In my head, here is what I imagine...
"Don't want to pay $1200 for a pair of Jimmy Choo's? Try our discount line of shoes that only cost $400! Can't afford $400? Try our even lower priced shoes for $200? Can't afford $200? How about just one shoe?"

Seriously, how could you resist?

Well, I'll tell ya. A few reasons; just about any ole fool can afford a $400 pair of kicks; thus rendering the brand less than exclusive and not even worthy of my measly four bills. (I'm kidding, but you get my point.) Also, if I have grown accustomed to the quality that $400 brings, I will likely be dissapointed by the lack of it (percieved or real) as the price tag diminishes. Finally, if indeed the quality and the status get so marginalized that the design and the name is sacrificed, why bother investing in Jimmy Choo at ANY level? (I've seen some brands remove their branding because they hit such a literal low.) Indeed, these brands are damned if they do and damned if they don't.

Unless, of course, quality really does not matter anymore nor does the overall consumer experience. If that's the case, it's a game changer in the contact sport of social shopping. If that's the case, then we really have other problems to think about,  I would guess, and the issue is no longer about paying full price, but paying in the first place.


Monday, March 14, 2011

Social Media Updates for Twitter, Facebook, More

Celebrating the fifth anniversary of the first tweet, Twitter is gearing up for the big T, or whatever it will forever be remembered in history books as the day people stopped being able to handle more than two sentences at a time. For that purpose, I'll use bullets to explain the momentous occasion;

• It took three years, two months and one day to get to the billionth tweet. Now there are a billion tweets a week.

• A year ago, people sent 50 million tweets a day. On March 11, 2011, the tally was 177 million.

• There were 456 tweets per second after Michael Jackson died in 2009. That record was broken on New Year’s Day this year with 6,939 tweets after midnight in Japan on New Year’s morning there.

• There were 572,000 new accounts created on March 12, 2011; there were 460,000 new accounts created daily, on average, in the past month.

• Mobile users increased 182% in the past year.

• Twitter has 400 employees today, compared to eight in January 2008.

Facebook stats are not nearly as sexy as Twitter. But then again, I'm a word type of girl and when I think "Facebook," I regularly conjur up images of taking it in the face by a heavy leather bound book. Contrastingly, when I think "Twitter," for some reason I think up butterflies and happy thoughts like skipping, running, or perhaps a cute little red ball quickly bouncing playfully down stairs made of marshmallow. All I'm saying is that Facebook's 600 million monthly users are serviced by a world total of 1,500 Facebook staffers, so I'm cutting the little f'ers some slack. Twitterers they may not be, but -WHACK - they are good at what they are good at.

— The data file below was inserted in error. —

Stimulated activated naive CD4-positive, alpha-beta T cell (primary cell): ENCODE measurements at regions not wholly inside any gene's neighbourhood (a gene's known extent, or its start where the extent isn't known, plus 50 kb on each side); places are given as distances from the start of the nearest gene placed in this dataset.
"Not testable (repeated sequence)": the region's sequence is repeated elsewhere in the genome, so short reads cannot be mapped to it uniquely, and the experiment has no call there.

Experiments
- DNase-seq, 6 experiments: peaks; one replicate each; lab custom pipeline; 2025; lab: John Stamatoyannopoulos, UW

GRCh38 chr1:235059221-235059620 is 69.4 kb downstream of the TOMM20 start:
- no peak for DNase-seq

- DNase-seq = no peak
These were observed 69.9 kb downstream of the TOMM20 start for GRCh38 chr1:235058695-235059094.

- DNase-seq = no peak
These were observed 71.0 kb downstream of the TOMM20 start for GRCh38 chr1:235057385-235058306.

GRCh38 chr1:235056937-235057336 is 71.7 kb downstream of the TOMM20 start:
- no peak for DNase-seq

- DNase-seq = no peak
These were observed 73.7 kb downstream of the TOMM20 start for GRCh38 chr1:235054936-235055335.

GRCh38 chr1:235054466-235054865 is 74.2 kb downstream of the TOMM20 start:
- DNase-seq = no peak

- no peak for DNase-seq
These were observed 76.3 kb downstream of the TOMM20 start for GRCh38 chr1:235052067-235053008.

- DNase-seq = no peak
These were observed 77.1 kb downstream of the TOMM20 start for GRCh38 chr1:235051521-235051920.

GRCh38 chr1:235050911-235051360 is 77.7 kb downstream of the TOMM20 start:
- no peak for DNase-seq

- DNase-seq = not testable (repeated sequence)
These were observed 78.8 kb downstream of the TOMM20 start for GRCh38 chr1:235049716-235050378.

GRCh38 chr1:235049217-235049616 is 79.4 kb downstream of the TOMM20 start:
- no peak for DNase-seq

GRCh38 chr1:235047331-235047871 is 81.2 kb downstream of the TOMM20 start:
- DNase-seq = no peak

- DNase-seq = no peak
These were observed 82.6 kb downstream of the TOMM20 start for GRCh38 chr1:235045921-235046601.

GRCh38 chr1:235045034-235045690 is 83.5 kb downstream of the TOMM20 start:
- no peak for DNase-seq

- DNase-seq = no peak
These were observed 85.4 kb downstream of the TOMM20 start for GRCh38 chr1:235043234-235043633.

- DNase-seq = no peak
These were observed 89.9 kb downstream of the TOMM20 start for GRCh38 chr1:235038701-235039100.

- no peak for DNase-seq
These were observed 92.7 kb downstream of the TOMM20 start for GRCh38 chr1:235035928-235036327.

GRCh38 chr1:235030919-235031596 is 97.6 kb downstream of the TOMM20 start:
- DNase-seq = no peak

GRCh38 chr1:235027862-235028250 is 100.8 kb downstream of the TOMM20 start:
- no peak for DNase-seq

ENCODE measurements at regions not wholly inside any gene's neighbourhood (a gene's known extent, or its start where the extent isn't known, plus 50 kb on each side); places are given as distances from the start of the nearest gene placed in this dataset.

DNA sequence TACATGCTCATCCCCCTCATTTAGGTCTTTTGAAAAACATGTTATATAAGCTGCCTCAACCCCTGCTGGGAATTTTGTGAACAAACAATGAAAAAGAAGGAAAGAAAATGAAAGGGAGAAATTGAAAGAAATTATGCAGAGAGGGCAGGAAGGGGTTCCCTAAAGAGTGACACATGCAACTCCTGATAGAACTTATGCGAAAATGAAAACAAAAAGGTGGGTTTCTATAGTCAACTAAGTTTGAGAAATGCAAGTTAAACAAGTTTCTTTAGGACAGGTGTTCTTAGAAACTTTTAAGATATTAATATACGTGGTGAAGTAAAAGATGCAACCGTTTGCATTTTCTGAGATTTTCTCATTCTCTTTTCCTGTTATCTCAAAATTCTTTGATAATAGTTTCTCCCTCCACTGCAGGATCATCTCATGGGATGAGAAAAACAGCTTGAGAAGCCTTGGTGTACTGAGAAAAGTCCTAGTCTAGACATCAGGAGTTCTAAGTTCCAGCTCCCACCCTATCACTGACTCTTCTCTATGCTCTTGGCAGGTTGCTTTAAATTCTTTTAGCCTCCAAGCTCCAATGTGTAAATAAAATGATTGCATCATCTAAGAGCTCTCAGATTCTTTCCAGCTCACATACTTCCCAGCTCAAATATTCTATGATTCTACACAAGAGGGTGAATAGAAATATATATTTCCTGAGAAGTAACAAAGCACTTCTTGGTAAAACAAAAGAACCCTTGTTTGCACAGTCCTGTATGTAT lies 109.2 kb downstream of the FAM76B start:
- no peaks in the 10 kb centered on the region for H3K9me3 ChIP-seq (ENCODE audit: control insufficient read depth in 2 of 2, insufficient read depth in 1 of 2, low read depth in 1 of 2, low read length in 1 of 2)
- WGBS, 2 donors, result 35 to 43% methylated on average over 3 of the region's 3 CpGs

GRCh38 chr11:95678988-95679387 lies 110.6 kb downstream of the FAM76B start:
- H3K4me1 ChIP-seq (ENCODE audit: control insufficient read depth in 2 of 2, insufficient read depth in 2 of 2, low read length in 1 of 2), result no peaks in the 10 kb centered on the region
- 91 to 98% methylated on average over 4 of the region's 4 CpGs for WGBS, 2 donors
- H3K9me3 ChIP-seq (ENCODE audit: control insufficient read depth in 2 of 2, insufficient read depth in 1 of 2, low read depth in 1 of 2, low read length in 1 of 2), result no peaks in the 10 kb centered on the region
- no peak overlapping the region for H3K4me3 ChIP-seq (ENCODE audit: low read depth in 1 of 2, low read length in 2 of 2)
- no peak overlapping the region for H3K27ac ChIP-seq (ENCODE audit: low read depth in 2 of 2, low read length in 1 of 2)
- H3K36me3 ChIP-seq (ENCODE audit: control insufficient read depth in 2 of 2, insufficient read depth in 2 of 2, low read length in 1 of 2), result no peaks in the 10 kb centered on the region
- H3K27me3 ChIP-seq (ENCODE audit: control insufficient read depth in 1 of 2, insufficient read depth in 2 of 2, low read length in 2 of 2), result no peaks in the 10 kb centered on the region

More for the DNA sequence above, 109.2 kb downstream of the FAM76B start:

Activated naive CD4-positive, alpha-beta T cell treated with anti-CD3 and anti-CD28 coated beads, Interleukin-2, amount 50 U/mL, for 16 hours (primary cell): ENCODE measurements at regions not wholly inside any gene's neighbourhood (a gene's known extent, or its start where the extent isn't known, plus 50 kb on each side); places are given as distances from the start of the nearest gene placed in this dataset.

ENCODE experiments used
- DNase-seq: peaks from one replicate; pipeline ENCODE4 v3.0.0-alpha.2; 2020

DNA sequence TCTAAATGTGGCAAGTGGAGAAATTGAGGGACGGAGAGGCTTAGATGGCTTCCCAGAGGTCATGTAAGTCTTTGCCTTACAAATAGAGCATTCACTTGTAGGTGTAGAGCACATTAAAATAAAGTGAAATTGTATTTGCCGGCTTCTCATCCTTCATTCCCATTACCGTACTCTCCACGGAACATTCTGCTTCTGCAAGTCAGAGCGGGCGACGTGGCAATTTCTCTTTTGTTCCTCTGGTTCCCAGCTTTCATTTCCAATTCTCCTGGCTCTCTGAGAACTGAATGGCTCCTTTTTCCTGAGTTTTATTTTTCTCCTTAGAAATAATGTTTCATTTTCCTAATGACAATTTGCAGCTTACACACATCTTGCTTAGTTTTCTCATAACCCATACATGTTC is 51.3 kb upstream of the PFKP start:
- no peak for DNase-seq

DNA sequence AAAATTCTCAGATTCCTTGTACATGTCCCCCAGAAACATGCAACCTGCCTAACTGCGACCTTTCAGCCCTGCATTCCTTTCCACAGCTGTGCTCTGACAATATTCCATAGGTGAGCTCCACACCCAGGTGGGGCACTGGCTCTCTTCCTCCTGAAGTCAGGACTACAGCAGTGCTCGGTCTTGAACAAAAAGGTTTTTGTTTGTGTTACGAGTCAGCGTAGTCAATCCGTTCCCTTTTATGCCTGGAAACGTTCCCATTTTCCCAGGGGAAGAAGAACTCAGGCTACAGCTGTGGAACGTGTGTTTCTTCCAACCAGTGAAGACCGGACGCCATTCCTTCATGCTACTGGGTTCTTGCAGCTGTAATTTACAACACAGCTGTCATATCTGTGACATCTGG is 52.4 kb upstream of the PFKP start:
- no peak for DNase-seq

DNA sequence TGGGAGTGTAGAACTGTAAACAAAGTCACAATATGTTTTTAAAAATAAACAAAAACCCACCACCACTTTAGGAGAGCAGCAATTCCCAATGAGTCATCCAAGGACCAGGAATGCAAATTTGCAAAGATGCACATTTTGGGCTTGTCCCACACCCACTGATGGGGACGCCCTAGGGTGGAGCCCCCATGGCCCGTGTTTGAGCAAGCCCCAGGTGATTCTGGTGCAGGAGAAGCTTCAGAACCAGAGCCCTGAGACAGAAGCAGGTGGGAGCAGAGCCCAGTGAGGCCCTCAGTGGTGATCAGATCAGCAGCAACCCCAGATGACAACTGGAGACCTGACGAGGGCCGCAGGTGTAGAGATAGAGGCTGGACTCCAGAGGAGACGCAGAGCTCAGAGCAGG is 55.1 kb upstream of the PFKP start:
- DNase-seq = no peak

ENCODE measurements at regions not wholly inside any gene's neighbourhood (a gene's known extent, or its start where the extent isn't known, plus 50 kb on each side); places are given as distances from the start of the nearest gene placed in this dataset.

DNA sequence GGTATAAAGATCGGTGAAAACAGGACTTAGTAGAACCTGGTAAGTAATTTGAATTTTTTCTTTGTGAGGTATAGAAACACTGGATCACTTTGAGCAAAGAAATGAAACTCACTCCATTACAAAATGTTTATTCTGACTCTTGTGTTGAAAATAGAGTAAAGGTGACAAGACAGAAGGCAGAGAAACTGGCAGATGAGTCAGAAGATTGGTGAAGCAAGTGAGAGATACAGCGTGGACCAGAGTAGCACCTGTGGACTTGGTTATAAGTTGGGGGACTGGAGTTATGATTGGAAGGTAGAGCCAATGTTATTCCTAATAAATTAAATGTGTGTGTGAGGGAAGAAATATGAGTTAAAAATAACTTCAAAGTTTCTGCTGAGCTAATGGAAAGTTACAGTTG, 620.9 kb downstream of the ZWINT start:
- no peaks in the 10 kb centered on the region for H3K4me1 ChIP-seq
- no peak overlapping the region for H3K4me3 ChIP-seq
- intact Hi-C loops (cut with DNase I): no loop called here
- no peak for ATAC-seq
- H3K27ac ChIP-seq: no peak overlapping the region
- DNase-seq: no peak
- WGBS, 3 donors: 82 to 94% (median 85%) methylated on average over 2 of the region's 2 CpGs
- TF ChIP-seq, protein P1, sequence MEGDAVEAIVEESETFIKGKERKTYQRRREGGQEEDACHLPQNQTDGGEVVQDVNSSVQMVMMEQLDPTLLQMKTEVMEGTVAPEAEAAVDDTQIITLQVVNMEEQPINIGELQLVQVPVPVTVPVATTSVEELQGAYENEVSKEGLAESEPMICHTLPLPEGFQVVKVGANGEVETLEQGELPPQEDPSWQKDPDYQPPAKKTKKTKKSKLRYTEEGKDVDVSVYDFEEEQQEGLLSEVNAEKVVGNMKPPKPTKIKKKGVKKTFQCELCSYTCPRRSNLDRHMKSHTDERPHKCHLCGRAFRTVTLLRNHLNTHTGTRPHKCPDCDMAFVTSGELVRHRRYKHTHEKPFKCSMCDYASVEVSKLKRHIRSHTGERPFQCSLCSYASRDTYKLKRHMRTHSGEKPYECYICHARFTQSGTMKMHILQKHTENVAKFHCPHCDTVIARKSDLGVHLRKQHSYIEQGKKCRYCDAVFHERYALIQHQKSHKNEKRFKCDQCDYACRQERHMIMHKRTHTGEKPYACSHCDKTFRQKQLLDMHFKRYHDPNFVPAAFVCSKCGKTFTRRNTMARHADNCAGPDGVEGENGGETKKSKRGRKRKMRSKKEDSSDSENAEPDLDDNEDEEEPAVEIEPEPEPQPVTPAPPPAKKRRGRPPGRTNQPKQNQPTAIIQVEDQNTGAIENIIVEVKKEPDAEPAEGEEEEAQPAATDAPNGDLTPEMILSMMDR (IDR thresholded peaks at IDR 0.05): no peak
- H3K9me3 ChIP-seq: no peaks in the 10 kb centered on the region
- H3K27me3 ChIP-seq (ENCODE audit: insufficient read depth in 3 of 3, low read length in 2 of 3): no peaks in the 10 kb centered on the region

Finally, think Quora is the only emerging influencer q&a site out there? (Hint; I kinda did.) Weeehellll...we would both be wrong. Here is a list of five emerging question and answer websites out there. Why would these sites be so interesting to marketers, social media mavens and consumers alike? Because if there is one thing we all care about, it's keeping up with the Joneses. These q&a sites not only allow up to outsmart our intellectual neighbors, but also allow us to identify who knows the most and who is the most credible. Pretty brilliant stuff in a world so full of dull.

You following me?

Wednesday, March 9, 2011

International Women's Day celebration #IWD

Celebrities should not talk about politics. Politicians should not act like celebrities. And the rest of us are somewhere between Pawn Stars and J. Peterman.

Diversity is great. But I've got a problem with more people listening to Justin Bieber than Gloria Steinem when it comes to women's rights. Same thing when it comes to Huckabee blabbing about Portman's parenting decisions. I'm not saying people should just shut the hell up. I'm saying that @danieltosh said "Never miss a good chance to shut up," and he wasn't a complete moron for saying it.

And now Charlie Sheen has more than 2.4 million idiots, er, followers. Goodness gracious, what is the world coming to?

Next thing you know we will have Lady Gaga and her nearly 9 million "Monsters" being carried around in egg-like chambers, Tweeting from within.

Nah, that could never happen. That's like Sheen not on crack.